Habib Khoury is the CEO of MASS Exchange, a revolutionary platform that could be described as a futures market for buyers and sellers of media. We sat down with him to discuss MASS Exchange’s partnership with Mundial Sports Network, a leading Latino sports network with magazines like Futbol and Beisbol as well as digital properties like VidaLatina.com, FutbolMundial.com, BeisbolMundial.com and BoxeoMundial.com, and how his company applies a financial model to a complex industry plagued by a lack of transparency (Partner Message).
Providing A Transparent Solution to Publisher’s Challenges
Digital publishers face significant challenges when trying to sell
their inventory in programmatic marketplaces. They defend against fraudulent traffic which creates significant oversupply; they defend against other publishers that are willing to sell anything at pennies; they defend against buyers who know much more than they do about their audiences and dictate terms; they defend against technology intermediaries that extract too much value for handling a transaction; and they defend against having to bear the costs of the ever increasing complexity of the technology associated with participating in programmatic markets. “All of these pressures keep driving down publisher revenues while increasing their costs,” Khoury adds. “Unlike in other markets like Europe, digital publishers have not been effective at organizing themselves into large selling groups to aggregate audiences and increase their pricing power vis a vis buyers and share the costs of technology.”
MASS Exchange provides publishers like Mundial with tools to help them act as a virtual selling group and seamlessly manage inventory they sell from their owned and operated sites and inventory they sell (or could sell) on behalf of their syndicated partners. In addition, MASS Exchange’s marketplace seeks to transform how buyers and sellers interact by enabling them to transact in a transparent, price-discovered, and balanced programmatic futures marketplace.[comillas]MASS Exchange is the first to implement in programmatic media a market model inspired by finance, which is based on what is called a “price discovered market.[/comillas]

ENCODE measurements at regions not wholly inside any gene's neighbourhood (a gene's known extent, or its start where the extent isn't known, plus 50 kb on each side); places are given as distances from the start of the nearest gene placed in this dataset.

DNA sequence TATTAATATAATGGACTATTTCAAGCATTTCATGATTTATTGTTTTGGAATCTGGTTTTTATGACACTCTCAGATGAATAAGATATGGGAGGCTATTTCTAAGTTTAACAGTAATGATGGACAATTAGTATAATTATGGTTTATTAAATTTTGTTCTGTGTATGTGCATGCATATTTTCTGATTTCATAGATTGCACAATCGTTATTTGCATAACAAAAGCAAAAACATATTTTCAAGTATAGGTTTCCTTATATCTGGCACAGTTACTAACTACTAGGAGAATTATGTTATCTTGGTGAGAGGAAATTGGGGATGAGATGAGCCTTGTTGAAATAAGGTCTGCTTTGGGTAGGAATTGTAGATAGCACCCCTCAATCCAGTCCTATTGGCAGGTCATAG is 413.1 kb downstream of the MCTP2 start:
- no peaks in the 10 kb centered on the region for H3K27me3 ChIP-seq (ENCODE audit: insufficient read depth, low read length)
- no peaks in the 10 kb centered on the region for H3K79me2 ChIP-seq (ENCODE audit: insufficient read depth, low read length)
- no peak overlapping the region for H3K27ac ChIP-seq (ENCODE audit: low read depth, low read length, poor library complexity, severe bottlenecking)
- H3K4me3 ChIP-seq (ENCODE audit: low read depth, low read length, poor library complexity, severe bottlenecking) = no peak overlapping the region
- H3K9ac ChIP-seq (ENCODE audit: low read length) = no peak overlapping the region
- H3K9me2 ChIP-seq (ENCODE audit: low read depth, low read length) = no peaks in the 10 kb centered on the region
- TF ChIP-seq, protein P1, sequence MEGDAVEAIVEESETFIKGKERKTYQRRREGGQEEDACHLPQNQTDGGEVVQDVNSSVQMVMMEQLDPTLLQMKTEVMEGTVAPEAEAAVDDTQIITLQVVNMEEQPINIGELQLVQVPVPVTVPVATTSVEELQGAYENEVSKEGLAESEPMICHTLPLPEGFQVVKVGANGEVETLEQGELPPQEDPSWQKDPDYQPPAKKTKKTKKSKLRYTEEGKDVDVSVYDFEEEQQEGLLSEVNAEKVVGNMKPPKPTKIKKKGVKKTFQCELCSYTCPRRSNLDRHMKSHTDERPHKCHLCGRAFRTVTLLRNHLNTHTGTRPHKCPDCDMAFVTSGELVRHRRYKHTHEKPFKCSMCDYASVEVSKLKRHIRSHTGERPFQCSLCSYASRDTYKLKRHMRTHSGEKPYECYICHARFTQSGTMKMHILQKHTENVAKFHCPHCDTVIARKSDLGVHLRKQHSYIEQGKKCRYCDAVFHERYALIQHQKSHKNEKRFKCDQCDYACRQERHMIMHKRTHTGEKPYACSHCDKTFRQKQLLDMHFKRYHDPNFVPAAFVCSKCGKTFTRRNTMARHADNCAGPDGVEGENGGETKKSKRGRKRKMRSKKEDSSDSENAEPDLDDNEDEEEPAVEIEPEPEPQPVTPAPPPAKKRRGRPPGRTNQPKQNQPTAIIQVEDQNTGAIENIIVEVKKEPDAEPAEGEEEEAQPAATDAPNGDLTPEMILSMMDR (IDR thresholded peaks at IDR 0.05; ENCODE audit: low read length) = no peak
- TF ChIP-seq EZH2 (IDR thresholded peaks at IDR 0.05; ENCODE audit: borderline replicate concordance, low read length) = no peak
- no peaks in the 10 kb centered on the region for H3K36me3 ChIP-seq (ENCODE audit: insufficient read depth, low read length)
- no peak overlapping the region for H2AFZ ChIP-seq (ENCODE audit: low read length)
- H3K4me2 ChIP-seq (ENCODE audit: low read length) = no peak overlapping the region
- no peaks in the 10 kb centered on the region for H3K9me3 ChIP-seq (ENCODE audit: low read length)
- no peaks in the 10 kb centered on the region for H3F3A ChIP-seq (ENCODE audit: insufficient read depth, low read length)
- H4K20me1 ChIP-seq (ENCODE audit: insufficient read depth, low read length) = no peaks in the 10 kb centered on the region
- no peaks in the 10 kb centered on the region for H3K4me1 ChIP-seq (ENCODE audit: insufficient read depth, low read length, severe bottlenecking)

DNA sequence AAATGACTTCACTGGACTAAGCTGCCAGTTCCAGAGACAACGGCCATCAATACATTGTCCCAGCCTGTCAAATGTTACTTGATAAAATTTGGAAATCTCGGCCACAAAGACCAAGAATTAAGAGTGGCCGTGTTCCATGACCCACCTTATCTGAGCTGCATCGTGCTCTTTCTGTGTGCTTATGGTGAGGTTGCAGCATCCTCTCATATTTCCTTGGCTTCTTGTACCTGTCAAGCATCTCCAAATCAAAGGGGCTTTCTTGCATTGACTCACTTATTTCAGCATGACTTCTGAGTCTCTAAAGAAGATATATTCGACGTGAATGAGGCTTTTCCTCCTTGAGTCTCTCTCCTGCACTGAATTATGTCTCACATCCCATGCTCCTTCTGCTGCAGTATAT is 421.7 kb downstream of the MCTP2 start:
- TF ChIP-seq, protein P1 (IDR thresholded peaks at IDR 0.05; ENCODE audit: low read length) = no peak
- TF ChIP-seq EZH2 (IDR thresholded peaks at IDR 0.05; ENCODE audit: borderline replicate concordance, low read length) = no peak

Khoury explains: “MASS Exchange is the first to implement in programmatic media a market model inspired by finance, which is based on what is called a ‘price discovered market.'” In this market model, buyers and sellers retain full control over every aspect of the trade, including transparency. Product packages, prices and transaction rules are set by the buyer in the form of buy-orders, and the seller in the form of sell-orders. “MASS Exchange’s matching engine matches buy-orders to sell-orders based on the rules set by each party, which means that supply and demand can be optimized for both sides. If either the buyer or seller is unhappy with the value of a trade, a match does not take place. The platform is flexible and supports one-to-one, one-to-many and many-to-many deals.” Again, a win-win for buyers and sellers.
The Current “Open Market” in Programmatic is Broken
MASS Exchange is essentially providing a transparent alternative to what Khoury believes is a broken programmatic market. Due to a lack of transparency and price discovered market today, sellers do not know how much the buyer, which is ultimately the brand, values or pays for their inventory in current open programmatic markets.